Mozilla Goes All in on Voice Commands With Its Latest Browser Concept
Mozilla, the maker of the Firefox web browser, is trialing a new browser concept called Scout. The new web navigation tool will have one intriguing feature over its flaming vulpine cousin: Voice support. The idea behind it is to make the entire browsing experience one that can be controlled and enjoyed through vocal commands alone.
With the growth of smart assistants like Siri, Cortana, and Google Now, alongside smart speakers like Amazon’s Echo hardware, voice support is becoming increasingly common and is seen by many as the next step in human-technology interaction. Mozilla’s Scout browser is an attempt to bring that level of hands-free interaction to the web browsing experience.
Announced at a talk in San Francisco, ironically called “All Hands,” the Scout browser is designed to go beyond the “limitations and confines of existing platforms.” It is said to be in the very early stages of development, as CNET reports, but a well-integrated vocal command system has the potential to increase Mozilla’s browser usage among those with limited sight who are forced to rely on screen readers with existing browsers.
Mozilla’s talk was aimed at laying out the design principles required for such a browser, including the key technologies and architecture that would need to be put in place to make Scout a reality. Any kind of public release is likely months or even years away at this point.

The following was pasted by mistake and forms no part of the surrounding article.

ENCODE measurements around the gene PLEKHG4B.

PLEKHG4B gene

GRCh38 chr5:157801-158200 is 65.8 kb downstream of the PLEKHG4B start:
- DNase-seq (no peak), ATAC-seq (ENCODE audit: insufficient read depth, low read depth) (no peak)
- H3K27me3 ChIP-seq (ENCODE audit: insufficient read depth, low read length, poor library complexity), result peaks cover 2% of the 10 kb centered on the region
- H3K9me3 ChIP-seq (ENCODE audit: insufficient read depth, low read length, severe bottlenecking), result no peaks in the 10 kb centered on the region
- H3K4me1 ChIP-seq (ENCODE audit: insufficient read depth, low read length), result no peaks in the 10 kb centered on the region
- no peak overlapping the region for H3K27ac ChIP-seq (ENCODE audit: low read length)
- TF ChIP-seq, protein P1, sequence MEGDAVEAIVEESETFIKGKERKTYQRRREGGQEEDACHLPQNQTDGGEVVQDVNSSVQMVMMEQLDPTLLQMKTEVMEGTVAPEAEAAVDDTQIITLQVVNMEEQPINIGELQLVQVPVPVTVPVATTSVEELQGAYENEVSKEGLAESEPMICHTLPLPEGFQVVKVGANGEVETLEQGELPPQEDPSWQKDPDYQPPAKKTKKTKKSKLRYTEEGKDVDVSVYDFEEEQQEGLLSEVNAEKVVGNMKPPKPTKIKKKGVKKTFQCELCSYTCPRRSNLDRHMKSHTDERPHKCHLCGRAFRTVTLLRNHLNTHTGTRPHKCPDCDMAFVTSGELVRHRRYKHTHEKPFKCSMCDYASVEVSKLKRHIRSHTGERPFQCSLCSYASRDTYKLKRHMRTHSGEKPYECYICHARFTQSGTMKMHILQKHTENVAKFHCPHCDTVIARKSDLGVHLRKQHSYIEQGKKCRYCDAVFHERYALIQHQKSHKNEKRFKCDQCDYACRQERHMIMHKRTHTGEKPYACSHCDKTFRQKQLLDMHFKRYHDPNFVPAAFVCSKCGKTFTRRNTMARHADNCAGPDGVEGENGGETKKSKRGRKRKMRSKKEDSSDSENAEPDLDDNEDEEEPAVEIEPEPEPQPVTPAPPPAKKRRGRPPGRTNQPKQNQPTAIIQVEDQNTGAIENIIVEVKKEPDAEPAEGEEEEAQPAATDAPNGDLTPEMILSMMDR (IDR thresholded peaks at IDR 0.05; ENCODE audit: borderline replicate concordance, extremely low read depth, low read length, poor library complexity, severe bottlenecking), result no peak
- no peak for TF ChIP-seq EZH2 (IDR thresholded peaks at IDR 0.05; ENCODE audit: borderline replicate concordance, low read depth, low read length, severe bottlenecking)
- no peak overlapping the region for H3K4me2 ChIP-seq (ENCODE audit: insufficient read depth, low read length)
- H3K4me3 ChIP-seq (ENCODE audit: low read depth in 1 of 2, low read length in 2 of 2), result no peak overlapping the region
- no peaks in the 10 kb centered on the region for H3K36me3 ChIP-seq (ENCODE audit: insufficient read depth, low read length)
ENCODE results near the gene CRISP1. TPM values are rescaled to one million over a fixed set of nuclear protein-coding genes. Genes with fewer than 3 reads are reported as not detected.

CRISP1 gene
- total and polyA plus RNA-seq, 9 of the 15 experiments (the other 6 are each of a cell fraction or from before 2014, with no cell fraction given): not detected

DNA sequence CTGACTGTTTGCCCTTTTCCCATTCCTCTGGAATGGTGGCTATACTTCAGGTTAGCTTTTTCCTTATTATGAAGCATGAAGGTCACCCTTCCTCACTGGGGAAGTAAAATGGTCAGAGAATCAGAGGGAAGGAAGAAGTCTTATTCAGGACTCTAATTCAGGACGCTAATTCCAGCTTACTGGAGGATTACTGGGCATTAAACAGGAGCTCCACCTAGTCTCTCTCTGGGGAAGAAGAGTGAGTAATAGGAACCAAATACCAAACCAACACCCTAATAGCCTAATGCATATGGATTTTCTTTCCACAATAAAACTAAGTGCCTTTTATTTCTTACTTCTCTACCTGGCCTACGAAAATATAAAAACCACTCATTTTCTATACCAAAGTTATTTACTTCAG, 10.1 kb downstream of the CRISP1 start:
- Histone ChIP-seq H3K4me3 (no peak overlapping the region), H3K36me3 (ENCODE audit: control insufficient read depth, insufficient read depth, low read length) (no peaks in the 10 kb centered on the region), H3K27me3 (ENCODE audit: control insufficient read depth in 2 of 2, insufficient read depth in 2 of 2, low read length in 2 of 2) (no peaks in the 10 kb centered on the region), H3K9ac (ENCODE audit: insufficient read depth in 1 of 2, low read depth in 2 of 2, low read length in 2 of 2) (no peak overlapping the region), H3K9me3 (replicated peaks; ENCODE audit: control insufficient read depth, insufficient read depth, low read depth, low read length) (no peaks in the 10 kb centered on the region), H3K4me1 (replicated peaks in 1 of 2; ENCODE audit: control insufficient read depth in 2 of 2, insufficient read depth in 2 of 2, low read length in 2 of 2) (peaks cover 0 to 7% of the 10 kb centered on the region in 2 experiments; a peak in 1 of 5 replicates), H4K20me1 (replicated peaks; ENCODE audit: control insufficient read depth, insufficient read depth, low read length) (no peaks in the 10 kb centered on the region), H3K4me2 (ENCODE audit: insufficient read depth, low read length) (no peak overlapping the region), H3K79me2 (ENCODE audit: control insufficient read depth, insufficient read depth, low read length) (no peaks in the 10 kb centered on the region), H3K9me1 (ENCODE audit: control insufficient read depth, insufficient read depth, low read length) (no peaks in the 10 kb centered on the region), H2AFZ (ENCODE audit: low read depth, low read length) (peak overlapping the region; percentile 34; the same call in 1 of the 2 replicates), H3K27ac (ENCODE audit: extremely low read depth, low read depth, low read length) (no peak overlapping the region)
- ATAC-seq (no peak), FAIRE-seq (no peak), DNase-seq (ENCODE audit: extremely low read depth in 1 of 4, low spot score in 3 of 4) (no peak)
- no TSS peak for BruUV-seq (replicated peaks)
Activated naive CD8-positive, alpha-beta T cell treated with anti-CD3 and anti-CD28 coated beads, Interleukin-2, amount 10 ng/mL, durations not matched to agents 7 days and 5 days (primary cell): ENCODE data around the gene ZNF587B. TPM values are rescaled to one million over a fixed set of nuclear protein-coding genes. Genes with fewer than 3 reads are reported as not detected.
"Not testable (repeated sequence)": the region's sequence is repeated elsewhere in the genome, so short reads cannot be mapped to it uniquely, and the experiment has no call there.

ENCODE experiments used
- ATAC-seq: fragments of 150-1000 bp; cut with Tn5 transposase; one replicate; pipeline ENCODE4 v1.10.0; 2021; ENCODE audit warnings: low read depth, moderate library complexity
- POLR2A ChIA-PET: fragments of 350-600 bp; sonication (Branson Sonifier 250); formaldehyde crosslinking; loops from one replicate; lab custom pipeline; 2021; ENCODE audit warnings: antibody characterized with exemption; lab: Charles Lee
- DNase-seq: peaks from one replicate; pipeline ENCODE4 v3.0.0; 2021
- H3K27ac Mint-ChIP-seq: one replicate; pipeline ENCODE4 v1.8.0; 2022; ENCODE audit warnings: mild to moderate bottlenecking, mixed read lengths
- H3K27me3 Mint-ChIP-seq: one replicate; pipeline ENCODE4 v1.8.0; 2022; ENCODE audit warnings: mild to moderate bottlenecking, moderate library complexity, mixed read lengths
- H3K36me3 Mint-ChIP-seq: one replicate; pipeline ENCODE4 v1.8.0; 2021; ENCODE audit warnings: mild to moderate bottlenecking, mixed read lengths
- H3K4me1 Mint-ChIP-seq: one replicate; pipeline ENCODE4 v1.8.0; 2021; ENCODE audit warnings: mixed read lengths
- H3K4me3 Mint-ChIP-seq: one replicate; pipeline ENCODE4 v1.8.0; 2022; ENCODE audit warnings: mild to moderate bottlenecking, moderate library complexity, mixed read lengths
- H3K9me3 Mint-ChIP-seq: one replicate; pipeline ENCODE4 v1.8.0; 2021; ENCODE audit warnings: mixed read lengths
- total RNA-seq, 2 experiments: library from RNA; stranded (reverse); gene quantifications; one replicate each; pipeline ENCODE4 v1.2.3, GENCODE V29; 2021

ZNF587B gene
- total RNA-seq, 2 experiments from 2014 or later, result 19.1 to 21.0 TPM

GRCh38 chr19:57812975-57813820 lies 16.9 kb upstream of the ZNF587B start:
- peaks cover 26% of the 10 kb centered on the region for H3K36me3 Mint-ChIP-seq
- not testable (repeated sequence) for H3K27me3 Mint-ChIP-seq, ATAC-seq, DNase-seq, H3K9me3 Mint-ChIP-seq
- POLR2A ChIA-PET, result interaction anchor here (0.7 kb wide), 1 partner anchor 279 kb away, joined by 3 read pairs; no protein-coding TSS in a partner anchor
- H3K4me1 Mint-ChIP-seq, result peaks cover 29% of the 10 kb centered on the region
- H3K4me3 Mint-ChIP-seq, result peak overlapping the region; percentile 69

Over the past few months, Mozilla has made several efforts at modernizing its Firefox browser in an attempt to recapture some of the browser market that remains dominated by Google’s Chrome. Its launch of Quantum has proved to be a moderate success, and new features like password-free logins and increased performance on multiple-core processors have also met with positive feedback from users.
While we’d still rank Chrome as the best web browser today, Firefox offers very stiff competition and is easy to recommend over other popular choices like Microsoft’s Edge browser and some of its antiquated Internet Explorer releases. While we don’t know whether Scout will be able to take a place among that pantheon of greats, it certainly has the potential to stand out.